Common Ravens are fascinating birds and regular visitors to the airspace around hawk watches.  Most are residents, but there appears to be some seasonal movement, particularly among younger birds.
Most people think of Common Loons as birds of northern lakes.  But loons spend their winters in the ocean surf, and to get there they fly in loose flocks over the Lower Susquehanna River Watershed each spring and fall.  They are regularly seen by observers at hawk watches.
Like ducks, geese, and swans, migrating Double-crested Cormorants assemble into aerodynamic V-shaped flocks to conserve energy.
Pine Siskins continue their invasion from the north.  Dozens of small flocks numbering 10 to 20 birds each continue to be seen and/or heard daily at Waggoner’s Gap.  A flock of Evening Grosbeaks (Coccothraustes vesperitinus), another irruptive species of “winter finch”, was seen there on November 3.

As a finale of sorts, near the close of the day on November 3, two Golden Eagles sailed past the north side of the Waggoner’s Gap lookout, one possessing what appeared to be a tracking transmitter on its back.  An effort was commenced by the official count staff to report the sighting to the entity monitoring the bird—to track down the tracker, so to speak.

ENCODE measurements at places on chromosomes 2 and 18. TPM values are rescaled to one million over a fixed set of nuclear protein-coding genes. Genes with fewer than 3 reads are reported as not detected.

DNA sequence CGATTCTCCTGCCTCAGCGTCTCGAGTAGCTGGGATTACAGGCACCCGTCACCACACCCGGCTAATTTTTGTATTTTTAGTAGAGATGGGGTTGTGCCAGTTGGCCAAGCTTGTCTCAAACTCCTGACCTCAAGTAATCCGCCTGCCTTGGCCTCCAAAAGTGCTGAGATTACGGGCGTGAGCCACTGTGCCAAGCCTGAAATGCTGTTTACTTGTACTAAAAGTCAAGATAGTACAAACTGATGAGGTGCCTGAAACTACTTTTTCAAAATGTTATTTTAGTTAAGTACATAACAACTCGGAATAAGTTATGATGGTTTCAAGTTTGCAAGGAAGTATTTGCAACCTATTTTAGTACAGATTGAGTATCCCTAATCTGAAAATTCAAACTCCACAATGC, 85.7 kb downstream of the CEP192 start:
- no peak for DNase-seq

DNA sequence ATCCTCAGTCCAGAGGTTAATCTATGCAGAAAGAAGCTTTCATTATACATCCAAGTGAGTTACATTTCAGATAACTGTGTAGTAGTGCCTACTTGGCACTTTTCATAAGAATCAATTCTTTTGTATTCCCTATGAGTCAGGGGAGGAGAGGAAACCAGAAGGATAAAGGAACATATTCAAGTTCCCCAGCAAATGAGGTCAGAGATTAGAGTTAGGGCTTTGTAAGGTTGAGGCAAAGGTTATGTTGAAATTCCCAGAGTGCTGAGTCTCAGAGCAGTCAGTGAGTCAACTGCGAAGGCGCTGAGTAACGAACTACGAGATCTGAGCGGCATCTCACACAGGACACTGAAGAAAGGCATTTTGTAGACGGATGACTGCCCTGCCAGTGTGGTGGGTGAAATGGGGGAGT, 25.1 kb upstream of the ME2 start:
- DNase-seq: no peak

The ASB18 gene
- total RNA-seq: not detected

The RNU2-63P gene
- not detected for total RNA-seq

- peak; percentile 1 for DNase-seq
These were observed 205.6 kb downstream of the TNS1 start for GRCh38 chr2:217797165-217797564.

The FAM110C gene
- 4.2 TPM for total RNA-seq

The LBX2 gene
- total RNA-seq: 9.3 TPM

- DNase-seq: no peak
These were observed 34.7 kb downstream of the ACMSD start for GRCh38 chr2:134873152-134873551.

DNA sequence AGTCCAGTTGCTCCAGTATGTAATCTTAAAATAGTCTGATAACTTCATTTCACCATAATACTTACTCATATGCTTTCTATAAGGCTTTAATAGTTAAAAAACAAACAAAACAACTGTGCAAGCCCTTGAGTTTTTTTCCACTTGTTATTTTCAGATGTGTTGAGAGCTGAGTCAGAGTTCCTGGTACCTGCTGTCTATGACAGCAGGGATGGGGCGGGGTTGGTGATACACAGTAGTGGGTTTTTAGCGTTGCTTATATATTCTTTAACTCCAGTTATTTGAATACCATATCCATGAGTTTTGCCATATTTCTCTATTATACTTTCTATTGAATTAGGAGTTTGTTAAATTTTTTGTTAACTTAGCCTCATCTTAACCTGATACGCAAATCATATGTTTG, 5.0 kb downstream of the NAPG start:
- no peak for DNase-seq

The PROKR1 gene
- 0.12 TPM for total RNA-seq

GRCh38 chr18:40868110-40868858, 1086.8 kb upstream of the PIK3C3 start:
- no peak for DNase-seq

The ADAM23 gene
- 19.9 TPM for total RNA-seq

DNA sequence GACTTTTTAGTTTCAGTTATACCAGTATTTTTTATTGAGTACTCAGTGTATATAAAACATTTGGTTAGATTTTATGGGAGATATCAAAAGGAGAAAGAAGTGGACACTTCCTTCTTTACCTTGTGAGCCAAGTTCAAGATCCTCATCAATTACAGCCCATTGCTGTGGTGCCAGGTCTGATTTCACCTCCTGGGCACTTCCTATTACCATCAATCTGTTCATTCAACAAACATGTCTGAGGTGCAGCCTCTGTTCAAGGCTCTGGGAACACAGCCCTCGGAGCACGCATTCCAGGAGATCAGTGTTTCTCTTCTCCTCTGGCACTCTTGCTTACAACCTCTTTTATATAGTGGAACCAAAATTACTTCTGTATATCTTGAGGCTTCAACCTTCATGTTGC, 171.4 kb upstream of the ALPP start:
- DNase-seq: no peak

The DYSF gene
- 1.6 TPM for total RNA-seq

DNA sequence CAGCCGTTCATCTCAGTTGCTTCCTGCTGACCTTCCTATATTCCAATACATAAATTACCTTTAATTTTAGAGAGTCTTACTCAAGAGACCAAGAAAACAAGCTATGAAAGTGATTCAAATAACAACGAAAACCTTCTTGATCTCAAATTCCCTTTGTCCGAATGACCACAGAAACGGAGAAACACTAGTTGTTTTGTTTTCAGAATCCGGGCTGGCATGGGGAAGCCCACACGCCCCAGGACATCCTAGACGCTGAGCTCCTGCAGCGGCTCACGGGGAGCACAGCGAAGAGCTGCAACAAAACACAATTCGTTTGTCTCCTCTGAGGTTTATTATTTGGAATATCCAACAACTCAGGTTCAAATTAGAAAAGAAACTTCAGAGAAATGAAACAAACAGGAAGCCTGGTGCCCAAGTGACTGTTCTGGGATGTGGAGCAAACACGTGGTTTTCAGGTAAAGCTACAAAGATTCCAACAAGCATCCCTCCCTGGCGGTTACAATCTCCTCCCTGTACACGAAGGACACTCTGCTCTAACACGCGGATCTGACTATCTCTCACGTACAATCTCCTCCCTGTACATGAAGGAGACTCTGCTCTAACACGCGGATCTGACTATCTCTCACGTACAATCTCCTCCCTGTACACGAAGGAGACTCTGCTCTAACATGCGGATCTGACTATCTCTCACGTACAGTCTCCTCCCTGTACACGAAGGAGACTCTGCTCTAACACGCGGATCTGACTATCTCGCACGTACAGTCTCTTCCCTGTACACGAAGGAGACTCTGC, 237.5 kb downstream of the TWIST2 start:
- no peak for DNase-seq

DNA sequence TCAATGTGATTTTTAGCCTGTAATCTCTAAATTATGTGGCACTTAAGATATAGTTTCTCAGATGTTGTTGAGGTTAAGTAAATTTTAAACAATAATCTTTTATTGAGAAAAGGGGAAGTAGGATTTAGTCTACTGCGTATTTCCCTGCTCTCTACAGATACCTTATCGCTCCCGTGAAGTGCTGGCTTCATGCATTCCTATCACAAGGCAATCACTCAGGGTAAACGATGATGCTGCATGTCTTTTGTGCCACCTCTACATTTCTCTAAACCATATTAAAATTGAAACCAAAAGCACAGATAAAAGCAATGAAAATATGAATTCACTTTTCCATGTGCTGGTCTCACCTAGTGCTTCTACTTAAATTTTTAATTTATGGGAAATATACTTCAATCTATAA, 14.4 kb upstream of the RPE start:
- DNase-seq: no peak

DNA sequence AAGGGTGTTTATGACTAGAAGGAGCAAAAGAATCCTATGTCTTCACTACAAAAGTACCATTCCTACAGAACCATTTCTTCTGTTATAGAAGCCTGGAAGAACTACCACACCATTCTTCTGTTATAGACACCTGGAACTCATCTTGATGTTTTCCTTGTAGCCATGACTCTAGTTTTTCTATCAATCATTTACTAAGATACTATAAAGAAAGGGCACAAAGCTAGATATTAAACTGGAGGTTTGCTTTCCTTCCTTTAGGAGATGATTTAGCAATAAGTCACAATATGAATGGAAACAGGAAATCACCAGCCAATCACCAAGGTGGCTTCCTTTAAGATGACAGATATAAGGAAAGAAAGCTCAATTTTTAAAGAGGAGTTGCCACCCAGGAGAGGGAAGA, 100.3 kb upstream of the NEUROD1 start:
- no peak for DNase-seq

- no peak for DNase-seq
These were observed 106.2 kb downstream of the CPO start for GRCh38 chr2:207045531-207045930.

A Golden Eagle with a backpack transmitter passing Waggoner’s Gap Hawk Watch at 3:39 P.M. Eastern Standard Time on November 3, 2020.

To see the count reports from Waggoner’s Gap and other hawk watches throughout North America, be certain to visit hawkcount.org

A Visit to Waggoner’s Gap

Nothing beats spending a day at a hawk watch lookout—except of course spending a day at a hawk watch lookout when the birds are parading through nonstop for hours on end.

Check out Waggoner’s Gap, a hawk count site located on the border of Cumberland and Perry Counties atop Blue Mountain just north of Carlisle, Pennsylvania.  It is by far the Lower Susquehanna River Watershed’s best location for observing large numbers of migrating raptors during the October and November flights.